Photograph: AIA visit to Ironbridge power station in 2015 (Stephen Miles)The disappearance of Britain’s gas holders, potent monuments to an important energy industry, has received much attention from AIA (see Industrial Archaeology News issues 184 and 185). Less coverage has been given to the continuing loss of power station cooling towers which, as a result of the rapid move away from coal-fired electricity generation, are also fast disappearing. Two examples that have been demolished in recent months are at Ironbridge in Shropshire. and Ferrybridge in Yorkshire. At Ironbridge, the four iconic cooling towers adjoining the Ironbridge Gorge World Heritage Site were built fifty years ago from salmon-pink concrete, to lessen their visual impact. Whereas the redevelopment of some gas works sites has retained some elements of the former gas holders, it is hard to imagine this happening with power station cooling towers.
Industrial heritage sites amongst most-endangered in Europe
In December, Europa Nostra announced its shortlist of 14 most-endangered heritage sites in Europe. This included three industrial sites: traditional wine-making vessels in Armenia, the 1920s power station in Szombierki, Poland and a 100-year-old tram depot in Madrid. For more information please visit the Europanostra website. It had been hoped that a visit to the power station at Szombierki could be included in AIA’s Spring Tour to Poland in May but sadly the owners do not allow visitors of any kind. Nevertheless the tour features a wealth of other industrial heritage in Poland stretching from Gdańsk in the north to Katowice in the south, and covers shipbuilding, canals, salt, textiles, metalworking, coal mining and more. (see below for more details).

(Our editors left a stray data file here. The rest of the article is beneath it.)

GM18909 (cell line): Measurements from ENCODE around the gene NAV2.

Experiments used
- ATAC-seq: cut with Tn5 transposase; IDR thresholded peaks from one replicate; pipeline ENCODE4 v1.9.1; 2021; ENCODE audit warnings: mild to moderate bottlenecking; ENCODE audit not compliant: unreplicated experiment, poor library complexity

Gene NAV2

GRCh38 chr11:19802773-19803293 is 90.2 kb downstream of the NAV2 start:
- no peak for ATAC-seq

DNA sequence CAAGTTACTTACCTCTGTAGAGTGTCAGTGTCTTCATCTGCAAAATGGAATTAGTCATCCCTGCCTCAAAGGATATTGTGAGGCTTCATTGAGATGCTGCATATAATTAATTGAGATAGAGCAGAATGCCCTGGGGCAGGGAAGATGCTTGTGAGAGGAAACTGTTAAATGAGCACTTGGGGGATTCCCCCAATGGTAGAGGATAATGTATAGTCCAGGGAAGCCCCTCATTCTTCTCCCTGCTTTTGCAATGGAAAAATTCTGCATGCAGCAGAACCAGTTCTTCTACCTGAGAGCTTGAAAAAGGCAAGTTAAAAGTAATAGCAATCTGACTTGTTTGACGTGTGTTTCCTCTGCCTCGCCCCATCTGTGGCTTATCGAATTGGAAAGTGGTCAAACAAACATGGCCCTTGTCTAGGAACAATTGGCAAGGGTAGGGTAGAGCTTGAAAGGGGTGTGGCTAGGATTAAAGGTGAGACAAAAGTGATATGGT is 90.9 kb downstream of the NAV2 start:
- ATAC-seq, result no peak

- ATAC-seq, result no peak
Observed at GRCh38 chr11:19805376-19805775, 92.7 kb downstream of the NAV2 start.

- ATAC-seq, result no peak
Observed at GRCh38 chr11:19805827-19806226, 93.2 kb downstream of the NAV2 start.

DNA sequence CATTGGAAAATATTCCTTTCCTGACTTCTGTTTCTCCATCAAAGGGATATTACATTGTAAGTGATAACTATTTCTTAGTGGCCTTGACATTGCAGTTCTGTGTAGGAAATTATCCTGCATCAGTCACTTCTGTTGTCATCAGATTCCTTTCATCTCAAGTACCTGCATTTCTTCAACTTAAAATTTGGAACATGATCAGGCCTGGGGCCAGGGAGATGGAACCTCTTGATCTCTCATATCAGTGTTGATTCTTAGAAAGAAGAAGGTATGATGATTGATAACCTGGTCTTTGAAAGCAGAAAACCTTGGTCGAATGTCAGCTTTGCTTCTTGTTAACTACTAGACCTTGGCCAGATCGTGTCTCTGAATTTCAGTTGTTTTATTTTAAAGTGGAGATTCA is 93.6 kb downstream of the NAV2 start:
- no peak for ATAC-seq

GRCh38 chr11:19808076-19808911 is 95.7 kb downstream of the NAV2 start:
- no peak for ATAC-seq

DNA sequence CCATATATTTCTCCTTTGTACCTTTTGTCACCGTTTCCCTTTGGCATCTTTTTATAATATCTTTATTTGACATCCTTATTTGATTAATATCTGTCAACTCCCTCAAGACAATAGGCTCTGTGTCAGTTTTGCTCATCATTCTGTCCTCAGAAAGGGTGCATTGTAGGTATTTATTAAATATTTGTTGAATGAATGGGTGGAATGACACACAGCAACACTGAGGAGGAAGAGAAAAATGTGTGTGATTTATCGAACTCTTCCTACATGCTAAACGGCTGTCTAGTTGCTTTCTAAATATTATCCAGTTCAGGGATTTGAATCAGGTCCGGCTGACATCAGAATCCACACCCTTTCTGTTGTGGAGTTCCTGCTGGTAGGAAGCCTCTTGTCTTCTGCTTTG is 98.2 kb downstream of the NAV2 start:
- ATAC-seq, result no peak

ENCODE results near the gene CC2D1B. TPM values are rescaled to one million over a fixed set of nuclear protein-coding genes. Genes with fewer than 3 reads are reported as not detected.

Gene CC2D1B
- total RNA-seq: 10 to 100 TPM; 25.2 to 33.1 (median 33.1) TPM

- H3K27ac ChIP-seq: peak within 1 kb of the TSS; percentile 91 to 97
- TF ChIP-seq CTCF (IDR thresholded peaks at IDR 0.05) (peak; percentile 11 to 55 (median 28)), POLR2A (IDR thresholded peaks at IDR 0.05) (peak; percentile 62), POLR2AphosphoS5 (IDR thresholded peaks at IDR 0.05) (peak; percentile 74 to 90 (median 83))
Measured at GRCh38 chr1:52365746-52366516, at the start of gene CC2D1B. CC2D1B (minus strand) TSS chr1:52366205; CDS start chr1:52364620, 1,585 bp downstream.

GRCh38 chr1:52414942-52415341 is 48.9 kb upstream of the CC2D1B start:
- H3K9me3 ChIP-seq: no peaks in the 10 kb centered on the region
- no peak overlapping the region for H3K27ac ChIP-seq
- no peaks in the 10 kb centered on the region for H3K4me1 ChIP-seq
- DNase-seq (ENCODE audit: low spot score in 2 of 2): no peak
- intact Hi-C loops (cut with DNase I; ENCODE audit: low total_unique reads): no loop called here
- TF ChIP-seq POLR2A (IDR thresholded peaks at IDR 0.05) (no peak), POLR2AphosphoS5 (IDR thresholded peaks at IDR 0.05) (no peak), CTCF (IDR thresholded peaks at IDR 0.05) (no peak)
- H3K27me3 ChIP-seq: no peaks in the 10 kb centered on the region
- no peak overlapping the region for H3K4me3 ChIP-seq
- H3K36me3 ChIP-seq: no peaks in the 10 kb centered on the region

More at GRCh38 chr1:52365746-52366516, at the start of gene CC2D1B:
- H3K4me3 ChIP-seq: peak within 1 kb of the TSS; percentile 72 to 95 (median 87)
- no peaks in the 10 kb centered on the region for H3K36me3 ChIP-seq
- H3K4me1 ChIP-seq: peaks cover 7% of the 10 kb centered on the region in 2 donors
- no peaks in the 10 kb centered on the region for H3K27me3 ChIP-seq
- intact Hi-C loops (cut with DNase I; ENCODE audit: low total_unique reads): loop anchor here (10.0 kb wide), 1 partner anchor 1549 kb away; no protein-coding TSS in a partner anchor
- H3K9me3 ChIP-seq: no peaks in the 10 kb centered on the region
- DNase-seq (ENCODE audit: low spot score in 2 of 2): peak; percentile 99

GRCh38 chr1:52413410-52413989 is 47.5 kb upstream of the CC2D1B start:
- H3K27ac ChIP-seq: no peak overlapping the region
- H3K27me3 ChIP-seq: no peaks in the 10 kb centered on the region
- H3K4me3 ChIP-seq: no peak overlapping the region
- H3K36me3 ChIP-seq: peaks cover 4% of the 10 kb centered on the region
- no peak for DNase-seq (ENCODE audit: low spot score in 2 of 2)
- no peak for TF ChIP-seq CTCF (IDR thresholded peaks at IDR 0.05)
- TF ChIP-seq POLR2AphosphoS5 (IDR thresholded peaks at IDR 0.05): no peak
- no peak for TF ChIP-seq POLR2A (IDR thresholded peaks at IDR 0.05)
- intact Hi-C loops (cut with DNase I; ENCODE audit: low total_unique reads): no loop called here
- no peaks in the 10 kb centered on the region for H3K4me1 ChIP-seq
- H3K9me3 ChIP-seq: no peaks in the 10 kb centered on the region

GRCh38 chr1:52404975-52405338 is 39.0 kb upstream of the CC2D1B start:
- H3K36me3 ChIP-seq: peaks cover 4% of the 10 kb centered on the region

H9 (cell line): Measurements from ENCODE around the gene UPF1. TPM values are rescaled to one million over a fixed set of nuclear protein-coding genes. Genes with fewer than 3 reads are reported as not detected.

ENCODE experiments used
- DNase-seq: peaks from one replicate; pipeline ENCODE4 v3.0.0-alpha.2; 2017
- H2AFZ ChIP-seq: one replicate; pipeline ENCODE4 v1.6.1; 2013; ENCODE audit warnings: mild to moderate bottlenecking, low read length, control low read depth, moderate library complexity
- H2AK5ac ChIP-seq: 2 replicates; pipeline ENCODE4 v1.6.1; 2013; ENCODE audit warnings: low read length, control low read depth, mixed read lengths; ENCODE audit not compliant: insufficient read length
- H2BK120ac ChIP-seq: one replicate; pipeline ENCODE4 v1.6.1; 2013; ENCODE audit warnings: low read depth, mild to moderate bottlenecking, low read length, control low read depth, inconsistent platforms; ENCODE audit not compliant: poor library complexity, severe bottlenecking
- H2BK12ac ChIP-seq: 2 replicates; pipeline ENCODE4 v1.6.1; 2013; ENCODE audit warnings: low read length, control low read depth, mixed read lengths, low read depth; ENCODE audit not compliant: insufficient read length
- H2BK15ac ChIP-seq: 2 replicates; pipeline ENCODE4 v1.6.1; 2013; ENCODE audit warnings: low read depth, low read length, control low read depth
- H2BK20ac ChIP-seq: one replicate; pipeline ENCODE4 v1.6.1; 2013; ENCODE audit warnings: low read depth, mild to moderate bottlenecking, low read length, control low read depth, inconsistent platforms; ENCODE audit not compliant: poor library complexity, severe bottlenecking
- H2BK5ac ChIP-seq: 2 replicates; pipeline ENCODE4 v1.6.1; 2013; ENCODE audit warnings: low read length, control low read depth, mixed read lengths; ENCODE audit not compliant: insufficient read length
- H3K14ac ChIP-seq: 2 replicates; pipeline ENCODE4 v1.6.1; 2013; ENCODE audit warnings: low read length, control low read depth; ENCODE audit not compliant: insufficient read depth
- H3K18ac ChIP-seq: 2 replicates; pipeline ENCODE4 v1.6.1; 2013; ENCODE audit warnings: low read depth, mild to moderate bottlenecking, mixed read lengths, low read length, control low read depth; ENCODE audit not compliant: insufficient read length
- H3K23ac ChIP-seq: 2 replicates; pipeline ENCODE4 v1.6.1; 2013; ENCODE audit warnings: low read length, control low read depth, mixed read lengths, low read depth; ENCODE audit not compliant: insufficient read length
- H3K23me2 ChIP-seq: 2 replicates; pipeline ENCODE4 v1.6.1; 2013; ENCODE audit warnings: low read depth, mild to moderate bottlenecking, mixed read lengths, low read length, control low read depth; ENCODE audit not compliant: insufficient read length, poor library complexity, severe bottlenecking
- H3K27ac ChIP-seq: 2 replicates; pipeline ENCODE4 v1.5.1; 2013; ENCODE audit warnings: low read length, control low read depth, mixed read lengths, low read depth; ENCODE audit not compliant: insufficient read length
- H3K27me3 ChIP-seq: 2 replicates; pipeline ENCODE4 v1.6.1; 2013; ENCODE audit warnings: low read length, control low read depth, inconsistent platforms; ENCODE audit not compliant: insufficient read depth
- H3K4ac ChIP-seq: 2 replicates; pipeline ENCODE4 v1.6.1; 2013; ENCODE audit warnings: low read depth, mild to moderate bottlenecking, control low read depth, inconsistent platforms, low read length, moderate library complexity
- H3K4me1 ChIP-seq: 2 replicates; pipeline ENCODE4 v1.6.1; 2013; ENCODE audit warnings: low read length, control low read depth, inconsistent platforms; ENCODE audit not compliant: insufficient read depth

Early Engines Conference
The second International Early Engines Conference is taking place from 15 to 17 May 2020 at the Black Country Living Museum in Dudley, close to the site of Newcomen’s first successful steam engine installation. The first Early Engines conference was held at Elsecar in 2017. The proceedings of this conference are now available. For more information please visit the Early Engines Conference website.
New heritage protection for Hull fishing industry mural
An imposing post-war mural celebrating Hull's fishing heritage has been given listed status, despite being initially turned down for listing in 2017. Hull City Council had been planning to demolish the mural, and the connected British Home Stores building, as part of an ongoing £130million city centre redevelopment. The three ships mural, and a second fish mural inside the building, were both created by artist Alan Boyson in the early 1960s.